Current Position: J.D. Candidate at Harvard Law School, Nonresident Counterterrorism Fellow at Institute for the Study of War
Internships: Department of State, Obama for America
Education: Harvard University
Harvard graduate Harleen Gambhir enjoyed her time with the 2013 Hertog War Studies Program so much, she deferred her master’s program at Oxford University. Encouraged by program instructors Fred and Kim Kagan, Harleen decided to spend a year at the Institute for the Study of War (which sponsors War Studies) to research ISIS and jihadist groups worldwide. She is now a J.D. Candidate at Harvard Law School, and continues as a Nonresident Counterterrorism Fellow at ISW.
HOW DID YOU FIRST HEAR ABOUT THE HERTOG FOUNDATION? WHY DID YOU DECIDE TO APPLY?
I was a junior at Harvard and took a course with Graham Allison and David Sanger on U.S. national security decision-making and the press. I believe that Drs. Fred and Kimberly Kagan are friends with Dr. Allison, and he asked a small group of us if we were interested.
I had studied foreign policy and the diplomatic side before and felt very comfortable with those facets, but I never really understood military strategy. War Studies seemed like a great way to fill that gap. When I did the interview for the program, Dr. Fred Kagan asked me why they should take me. My response was, “I’m exactly the kind of student you’re looking for—I know nothing about this! I know about the diplomatic and foreign policy aspects, but I don’t know about the military side, and I want to learn.”
TALK A LITTLE BIT ABOUT YOUR CAREER PATH. HOW DOES HERTOG FIT IN TO YOUR PROFESSIONAL GOALS?
My story is a little bit unorthodox. When I did War Studies, I became close with ISW Research Director Jessica Lewis, who was in charge of the Al-Qaeda in Iraq (now ISIS) portfolio. I helped her with a project she was working on about car bombs in Baghdad and around Iraq.
I came on as a summer intern at ISW with the help of Hertog Foundation funding. I interned directly under Jessica on the counterterrorism team. I hadn’t planned to spend the majority of the summer focused on ISIS, but three days into the internship, ISIS started its urban offensive in Iraq and went into Mosul. Obviously, the entire office went into hyper drive. It was an amazing experience. Both being able to engage with the material and be a part of a really dynamic team was incredibly important and worthwhile.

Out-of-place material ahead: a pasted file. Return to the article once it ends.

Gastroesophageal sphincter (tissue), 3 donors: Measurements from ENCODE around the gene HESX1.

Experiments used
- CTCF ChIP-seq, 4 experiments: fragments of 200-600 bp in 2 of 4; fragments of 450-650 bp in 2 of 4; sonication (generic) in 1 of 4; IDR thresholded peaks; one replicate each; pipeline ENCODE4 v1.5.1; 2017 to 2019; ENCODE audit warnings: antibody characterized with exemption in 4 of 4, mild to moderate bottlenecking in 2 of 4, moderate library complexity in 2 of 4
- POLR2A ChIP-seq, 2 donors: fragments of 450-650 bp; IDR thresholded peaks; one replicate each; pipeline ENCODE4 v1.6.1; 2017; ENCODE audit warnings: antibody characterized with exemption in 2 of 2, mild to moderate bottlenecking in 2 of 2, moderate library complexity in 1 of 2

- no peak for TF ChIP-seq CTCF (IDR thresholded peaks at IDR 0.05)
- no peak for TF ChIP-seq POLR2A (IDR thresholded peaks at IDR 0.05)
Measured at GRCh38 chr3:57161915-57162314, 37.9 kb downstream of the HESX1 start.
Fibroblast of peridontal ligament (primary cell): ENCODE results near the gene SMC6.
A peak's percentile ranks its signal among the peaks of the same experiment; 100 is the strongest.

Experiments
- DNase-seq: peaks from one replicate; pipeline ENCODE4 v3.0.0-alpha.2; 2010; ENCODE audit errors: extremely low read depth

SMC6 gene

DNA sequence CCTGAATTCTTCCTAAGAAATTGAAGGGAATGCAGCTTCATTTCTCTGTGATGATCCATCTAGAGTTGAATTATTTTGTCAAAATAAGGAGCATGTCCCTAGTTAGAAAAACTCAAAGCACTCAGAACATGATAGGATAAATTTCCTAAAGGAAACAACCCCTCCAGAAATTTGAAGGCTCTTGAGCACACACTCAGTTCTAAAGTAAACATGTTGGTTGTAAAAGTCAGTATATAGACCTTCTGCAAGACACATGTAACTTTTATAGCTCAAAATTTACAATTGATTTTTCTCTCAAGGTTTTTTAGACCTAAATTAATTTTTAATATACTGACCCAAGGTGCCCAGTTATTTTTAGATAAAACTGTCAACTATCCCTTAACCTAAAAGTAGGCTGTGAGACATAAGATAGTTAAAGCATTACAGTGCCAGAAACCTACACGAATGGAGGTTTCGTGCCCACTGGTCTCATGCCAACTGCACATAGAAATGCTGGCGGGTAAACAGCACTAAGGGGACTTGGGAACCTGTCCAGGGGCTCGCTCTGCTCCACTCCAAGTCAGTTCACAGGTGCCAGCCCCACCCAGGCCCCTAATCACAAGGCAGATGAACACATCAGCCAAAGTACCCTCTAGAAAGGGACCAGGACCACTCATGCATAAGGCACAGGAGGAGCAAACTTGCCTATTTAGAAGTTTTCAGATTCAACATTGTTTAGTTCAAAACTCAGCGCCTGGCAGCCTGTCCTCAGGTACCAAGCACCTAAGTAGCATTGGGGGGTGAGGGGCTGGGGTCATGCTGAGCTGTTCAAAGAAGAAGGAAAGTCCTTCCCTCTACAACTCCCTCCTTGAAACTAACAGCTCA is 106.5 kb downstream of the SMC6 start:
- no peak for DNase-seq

Over the course of the summer, I started thinking about possibly trying to defer Oxford. Somehow everything managed to work out! As a Counterterrorism Analyst at ISW, I get to help out with ISW’s technology partnerships, which fits in very well with what I want to do in the long term. I’m extremely grateful to the Hertog Foundation for creating the space for these relationships and networks to grow for me.
WHAT STICKS OUT IN YOUR MEMORY ABOUT YOUR EDUCATIONAL EXPERIENCE WITH WAR STUDIES?
The main thing I was struck by was the caliber of the students who were taking part in the program. Every single person was incredibly brilliant and interesting in their own way. I learned more in those two weeks than I did in some semester-long courses. It was one of the most intense experiences I’ve ever had, but also exceedingly enjoyable because of people who were there.
OVERALL, WHAT IS YOUR IMPRESSION OF WAR STUDIES?
I loved that even though the program was obviously based in military studies, it was military studies coming from three people with academic backgrounds. The Drs. Kagan had taught at West Point, and General Dubik was completing his Ph.D. while teaching the program and had a philosophy background.
So for me coming from a social science background, they were the ideal people to be bridging that gap. I just remember reading Clausewitz’s On War and having them explain it to me. I was completely blown away by this material that I wouldn’t have picked up had I not taken the course.
DO YOU THINK WAR STUDIES IS BENEFICIAL FOR YOUNG PEOPLE INTERESTED IN PUBLIC SERVICE?
The War Studies Program is definitely beneficial for young people interested in public service. The underlying philosophy of the Program is that civilian leaders can’t make informed national security decisions without an understanding of the fundamentals of war—and that’s absolutely true. War Studies offers a type of education that normally isn’t available to public service-minded civilian students.
WHERE DO YOU SEE YOURSELF IN 10 YEARS?
I absolutely see myself working in public service, and public policy if possible. I would love to keep working in the national security space, hopefully doing something intelligence analysis related. I hesitate to limit myself to a certain region because you never know where life’s going to go, but ideally I’ll be working in the public sphere addressing some of the most complex national security problems we face as a nation.